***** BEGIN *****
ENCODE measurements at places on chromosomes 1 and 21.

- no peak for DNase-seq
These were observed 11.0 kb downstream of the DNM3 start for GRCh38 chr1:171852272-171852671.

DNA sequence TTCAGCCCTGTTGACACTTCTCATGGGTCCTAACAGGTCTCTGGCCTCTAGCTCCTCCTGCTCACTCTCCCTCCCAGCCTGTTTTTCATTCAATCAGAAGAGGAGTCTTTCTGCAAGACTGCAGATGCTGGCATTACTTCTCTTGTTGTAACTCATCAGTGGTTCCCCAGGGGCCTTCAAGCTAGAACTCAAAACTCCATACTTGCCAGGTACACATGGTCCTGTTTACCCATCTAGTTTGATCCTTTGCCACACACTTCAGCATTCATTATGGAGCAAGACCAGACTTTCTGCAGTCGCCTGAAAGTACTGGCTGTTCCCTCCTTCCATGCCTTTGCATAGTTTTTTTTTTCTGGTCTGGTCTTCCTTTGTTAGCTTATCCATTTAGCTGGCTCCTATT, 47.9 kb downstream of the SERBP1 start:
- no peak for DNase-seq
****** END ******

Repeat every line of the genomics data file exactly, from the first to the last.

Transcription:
ENCODE measurements at places on chromosomes 1 and 21.

- no peak for DNase-seq
These were observed 11.0 kb downstream of the DNM3 start for GRCh38 chr1:171852272-171852671.

DNA sequence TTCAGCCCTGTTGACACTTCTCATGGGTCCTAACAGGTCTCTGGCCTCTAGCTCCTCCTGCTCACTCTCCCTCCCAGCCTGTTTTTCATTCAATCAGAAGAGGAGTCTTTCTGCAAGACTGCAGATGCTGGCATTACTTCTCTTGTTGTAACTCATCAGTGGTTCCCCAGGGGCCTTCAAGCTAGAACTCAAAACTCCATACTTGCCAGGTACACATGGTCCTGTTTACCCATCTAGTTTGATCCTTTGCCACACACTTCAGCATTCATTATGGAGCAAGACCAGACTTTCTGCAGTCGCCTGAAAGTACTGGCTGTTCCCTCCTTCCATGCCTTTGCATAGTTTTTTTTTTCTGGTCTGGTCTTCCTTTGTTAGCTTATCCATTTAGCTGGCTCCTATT, 47.9 kb downstream of the SERBP1 start:
- no peak for DNase-seq